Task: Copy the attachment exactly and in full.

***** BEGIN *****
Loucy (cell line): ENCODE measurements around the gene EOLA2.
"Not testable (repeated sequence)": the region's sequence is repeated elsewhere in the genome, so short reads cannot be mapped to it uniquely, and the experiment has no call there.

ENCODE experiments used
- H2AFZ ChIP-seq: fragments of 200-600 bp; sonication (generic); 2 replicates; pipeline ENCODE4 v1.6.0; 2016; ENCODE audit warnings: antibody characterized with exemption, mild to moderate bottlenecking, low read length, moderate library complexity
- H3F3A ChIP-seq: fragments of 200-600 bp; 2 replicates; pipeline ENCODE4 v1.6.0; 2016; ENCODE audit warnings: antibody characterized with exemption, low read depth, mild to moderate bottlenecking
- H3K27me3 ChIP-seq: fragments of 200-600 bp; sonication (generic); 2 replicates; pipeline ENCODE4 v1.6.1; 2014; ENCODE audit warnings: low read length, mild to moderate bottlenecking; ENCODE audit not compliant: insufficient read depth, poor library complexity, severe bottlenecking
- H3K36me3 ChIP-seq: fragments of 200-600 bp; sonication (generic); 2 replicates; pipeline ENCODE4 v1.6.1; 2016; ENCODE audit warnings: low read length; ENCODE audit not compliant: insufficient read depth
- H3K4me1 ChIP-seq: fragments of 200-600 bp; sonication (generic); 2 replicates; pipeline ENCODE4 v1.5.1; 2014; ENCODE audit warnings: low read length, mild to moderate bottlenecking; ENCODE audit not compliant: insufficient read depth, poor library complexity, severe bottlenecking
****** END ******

Loucy (cell line): ENCODE measurements around the gene EOLA2.
"Not testable (repeated sequence)": the region's sequence is repeated elsewhere in the genome, so short reads cannot be mapped to it uniquely, and the experiment has no call there.

ENCODE experiments used
- H2AFZ ChIP-seq: fragments of 200-600 bp; sonication (generic); 2 replicates; pipeline ENCODE4 v1.6.0; 2016; ENCODE audit warnings: antibody characterized with exemption, mild to moderate bottlenecking, low read length, moderate library complexity
- H3F3A ChIP-seq: fragments of 200-600 bp; 2 replicates; pipeline ENCODE4 v1.6.0; 2016; ENCODE audit warnings: antibody characterized with exemption, low read depth, mild to moderate bottlenecking
- H3K27me3 ChIP-seq: fragments of 200-600 bp; sonication (generic); 2 replicates; pipeline ENCODE4 v1.6.1; 2014; ENCODE audit warnings: low read length, mild to moderate bottlenecking; ENCODE audit not compliant: insufficient read depth, poor library complexity, severe bottlenecking
- H3K36me3 ChIP-seq: fragments of 200-600 bp; sonication (generic); 2 replicates; pipeline ENCODE4 v1.6.1; 2016; ENCODE audit warnings: low read length; ENCODE audit not compliant: insufficient read depth
- H3K4me1 ChIP-seq: fragments of 200-600 bp; sonication (generic); 2 replicates; pipeline ENCODE4 v1.5.1; 2014; ENCODE audit warnings: low read length, mild to moderate bottlenecking; ENCODE audit not compliant: insufficient read depth, poor library complexity, severe bottlenecking